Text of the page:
Suri Kelloway, 11, of Bloomfield demonstrates during a climate strike Friday, September 27, 2019 on Main Street in Picton, Ont. Luke Hendry/The Intelligencer/Postmedia Network LUKE HENDRY / LUKE HENDRY/THE INTELLIGENCER

Angela Lammes of Milford and Elieen Mapile of Picton take part in a Fridays for Future protest Friday, September 27, 2019 in Picton, Ont. Lammes is among the Prince Edward County residents who say they want to see more use of renewable energy, including wind turbines in the county despite the county being “an unwilling host” to turbines. Luke Hendry/The Intelligencer/Postmedia Network LUKE HENDRY / LUKE HENDRY/THE INTELLIGENCER

Eileen Mapile of Picton waves to motorists while calling for action on climate change Friday, September 27, 2019 in Picton, Ont. With her was her dog, Diego. Luke Hendry/The Intelligencer/Postmedia Network LUKE HENDRY /LUKE HENDRY/THE INTELLIGENCER


Countdown to Global #WeekForFuture #ClimateStrike!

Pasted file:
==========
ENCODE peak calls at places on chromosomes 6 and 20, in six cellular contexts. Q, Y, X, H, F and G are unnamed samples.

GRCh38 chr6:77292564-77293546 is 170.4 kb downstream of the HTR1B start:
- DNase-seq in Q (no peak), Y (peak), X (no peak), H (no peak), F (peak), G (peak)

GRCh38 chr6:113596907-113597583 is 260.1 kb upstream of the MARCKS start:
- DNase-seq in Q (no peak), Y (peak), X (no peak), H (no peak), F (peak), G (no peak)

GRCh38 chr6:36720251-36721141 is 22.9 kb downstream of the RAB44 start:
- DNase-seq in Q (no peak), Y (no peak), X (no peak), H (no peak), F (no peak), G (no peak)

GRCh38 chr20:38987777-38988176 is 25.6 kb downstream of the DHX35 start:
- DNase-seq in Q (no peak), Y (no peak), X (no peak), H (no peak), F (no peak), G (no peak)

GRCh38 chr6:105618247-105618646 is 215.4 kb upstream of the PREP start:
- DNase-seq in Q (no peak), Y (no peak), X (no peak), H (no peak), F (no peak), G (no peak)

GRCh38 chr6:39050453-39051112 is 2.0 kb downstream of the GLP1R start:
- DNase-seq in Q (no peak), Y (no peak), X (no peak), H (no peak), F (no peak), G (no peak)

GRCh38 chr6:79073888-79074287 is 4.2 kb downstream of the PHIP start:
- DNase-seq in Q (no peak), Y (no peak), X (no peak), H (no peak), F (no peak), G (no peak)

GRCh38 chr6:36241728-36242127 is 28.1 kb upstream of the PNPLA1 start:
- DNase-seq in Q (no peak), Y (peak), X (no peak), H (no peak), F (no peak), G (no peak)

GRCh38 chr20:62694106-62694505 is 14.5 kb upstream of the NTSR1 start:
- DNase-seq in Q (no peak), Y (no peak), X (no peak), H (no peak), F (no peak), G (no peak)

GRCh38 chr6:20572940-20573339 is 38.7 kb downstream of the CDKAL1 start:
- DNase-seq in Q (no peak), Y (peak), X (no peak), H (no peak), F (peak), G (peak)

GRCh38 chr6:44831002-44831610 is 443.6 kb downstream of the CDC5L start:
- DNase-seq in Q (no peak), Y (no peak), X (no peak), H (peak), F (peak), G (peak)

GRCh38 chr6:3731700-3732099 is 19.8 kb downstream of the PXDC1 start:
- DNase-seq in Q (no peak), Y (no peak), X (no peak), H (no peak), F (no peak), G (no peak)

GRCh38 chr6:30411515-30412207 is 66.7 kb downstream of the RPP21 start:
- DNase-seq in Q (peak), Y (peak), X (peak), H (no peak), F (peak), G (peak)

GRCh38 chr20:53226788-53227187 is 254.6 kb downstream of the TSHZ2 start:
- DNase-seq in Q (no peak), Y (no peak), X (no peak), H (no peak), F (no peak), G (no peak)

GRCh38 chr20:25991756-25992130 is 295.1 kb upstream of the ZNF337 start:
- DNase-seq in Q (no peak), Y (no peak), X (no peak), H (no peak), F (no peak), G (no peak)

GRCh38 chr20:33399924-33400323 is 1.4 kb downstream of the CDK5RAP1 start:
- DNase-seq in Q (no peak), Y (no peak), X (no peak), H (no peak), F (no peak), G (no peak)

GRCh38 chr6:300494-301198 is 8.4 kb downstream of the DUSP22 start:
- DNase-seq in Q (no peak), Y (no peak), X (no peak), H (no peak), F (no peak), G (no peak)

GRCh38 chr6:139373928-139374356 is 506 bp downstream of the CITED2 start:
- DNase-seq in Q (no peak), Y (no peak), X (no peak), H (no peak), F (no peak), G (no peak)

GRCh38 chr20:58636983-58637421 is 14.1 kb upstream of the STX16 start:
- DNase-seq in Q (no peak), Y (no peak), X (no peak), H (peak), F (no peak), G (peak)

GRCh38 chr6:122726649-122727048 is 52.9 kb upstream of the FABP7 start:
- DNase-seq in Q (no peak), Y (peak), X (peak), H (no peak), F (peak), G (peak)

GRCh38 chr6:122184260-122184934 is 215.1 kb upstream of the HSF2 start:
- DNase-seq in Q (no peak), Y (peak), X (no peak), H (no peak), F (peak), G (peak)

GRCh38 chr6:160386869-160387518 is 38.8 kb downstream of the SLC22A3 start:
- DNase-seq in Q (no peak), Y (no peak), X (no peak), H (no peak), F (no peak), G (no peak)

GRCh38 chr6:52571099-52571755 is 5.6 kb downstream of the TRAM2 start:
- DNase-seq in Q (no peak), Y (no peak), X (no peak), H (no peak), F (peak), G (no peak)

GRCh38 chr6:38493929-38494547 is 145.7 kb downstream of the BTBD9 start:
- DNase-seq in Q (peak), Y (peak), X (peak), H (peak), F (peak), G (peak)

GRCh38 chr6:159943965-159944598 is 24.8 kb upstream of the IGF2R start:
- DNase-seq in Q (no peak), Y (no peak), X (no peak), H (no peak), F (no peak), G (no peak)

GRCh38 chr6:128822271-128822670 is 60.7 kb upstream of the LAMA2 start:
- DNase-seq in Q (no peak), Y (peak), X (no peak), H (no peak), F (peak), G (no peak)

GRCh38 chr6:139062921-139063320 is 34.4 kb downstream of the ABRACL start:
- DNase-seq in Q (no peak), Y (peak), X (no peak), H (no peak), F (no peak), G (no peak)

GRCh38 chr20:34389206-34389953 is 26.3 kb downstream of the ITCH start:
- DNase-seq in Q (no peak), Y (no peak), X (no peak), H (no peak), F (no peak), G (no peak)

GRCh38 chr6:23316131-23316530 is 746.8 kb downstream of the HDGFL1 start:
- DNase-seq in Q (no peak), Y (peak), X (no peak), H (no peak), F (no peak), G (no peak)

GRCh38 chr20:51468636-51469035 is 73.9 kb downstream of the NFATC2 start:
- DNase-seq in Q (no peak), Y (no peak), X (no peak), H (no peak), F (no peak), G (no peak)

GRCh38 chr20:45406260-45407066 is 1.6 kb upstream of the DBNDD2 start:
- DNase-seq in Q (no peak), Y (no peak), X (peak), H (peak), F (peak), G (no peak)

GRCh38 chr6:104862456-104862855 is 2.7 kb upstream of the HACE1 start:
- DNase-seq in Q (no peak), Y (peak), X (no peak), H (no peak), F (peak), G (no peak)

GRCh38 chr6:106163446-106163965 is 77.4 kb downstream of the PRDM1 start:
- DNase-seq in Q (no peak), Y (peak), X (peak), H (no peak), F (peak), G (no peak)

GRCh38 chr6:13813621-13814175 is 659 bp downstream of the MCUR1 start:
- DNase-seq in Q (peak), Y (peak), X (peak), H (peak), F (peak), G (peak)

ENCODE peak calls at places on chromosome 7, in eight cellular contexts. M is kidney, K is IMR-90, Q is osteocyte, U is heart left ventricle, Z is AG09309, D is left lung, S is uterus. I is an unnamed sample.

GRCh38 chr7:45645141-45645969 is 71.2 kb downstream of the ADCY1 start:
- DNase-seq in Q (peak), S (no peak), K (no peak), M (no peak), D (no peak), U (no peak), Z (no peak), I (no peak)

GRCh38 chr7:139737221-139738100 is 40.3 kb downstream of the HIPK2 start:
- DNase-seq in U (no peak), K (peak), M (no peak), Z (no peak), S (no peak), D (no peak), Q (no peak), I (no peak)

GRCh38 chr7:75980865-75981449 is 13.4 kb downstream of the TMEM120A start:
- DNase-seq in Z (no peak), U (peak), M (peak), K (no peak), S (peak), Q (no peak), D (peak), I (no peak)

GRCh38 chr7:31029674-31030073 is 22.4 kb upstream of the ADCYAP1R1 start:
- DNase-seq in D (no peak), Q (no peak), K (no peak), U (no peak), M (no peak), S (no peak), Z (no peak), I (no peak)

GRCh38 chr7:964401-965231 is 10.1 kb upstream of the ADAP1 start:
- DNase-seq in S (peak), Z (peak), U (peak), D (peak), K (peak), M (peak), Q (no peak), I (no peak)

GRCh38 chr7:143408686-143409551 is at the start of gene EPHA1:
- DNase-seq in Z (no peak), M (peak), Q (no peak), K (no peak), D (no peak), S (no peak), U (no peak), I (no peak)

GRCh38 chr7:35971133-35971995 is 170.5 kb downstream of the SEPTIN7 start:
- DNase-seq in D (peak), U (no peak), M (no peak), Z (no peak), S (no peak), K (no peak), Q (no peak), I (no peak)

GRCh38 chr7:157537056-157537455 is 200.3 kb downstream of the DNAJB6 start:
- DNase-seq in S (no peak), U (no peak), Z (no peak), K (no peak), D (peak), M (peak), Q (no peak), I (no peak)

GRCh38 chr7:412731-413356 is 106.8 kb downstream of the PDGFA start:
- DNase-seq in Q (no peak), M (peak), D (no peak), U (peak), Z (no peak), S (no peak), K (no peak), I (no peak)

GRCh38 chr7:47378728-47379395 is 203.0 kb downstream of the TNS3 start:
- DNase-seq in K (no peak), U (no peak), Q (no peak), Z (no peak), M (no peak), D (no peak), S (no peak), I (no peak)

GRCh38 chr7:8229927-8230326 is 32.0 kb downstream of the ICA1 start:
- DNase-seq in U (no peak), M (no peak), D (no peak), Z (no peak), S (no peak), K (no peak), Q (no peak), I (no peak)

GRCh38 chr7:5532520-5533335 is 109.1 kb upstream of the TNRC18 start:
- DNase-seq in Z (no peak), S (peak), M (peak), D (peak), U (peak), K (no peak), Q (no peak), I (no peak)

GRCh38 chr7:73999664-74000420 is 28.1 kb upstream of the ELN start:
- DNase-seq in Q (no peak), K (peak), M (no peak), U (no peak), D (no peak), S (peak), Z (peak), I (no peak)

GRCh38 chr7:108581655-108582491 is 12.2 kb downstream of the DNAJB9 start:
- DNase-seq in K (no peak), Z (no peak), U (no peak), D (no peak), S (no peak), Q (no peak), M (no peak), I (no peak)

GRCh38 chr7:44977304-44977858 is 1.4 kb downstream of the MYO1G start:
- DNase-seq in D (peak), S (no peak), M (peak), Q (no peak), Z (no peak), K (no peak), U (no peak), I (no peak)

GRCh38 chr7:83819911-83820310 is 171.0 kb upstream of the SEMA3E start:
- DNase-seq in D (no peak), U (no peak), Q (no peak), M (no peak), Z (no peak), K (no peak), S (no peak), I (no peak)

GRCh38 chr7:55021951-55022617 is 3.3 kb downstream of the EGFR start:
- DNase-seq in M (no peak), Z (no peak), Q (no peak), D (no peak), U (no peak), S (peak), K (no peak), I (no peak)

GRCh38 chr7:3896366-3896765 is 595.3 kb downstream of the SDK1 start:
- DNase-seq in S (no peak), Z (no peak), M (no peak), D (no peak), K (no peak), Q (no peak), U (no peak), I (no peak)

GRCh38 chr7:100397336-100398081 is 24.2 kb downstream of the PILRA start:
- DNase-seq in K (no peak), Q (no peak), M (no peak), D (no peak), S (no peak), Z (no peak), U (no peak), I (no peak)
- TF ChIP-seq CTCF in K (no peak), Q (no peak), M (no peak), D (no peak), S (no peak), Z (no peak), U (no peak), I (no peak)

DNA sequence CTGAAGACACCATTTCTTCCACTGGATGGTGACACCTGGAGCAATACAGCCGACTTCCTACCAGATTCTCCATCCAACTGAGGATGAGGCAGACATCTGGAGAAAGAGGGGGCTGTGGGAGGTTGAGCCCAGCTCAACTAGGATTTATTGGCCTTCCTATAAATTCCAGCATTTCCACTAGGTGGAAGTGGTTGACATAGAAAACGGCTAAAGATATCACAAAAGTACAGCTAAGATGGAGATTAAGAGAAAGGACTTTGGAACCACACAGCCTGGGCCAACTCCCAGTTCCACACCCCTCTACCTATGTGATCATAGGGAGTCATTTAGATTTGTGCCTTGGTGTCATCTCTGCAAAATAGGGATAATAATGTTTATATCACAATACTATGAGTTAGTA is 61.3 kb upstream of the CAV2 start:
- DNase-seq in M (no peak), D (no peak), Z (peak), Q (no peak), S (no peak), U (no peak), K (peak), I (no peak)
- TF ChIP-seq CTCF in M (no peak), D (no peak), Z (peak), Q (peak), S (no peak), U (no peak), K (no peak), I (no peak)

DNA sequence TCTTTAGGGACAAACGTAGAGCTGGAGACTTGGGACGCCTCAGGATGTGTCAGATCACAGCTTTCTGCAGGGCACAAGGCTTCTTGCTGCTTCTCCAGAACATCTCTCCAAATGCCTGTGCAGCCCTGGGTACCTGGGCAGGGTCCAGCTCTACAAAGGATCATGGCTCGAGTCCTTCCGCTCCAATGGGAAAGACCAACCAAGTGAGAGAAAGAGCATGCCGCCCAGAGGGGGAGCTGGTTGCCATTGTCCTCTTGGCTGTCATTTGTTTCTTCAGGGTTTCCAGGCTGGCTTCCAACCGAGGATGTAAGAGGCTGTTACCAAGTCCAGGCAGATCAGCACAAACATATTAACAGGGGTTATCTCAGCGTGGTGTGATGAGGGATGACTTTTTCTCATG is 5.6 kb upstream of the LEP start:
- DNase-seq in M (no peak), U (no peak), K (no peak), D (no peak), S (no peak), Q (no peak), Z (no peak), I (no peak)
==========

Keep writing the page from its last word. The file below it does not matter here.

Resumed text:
It’s been a torrid summer and it will be a hot September for climate activists as we move towards the global #WeekForFuture involving mobilizations in the vast majority of countries around the world.  

In over 2400 events taking place from September 20th through 27th, millions of us will walk out of our classrooms, workplaces and homes to join together in the streets and demand climate action and climate justice. We’re calling for massive participation on the part of adults —  alongside young people — to show that adults too are concerned and want to join forces in this global effort to raise awareness and prod recalcitrant leaders to act.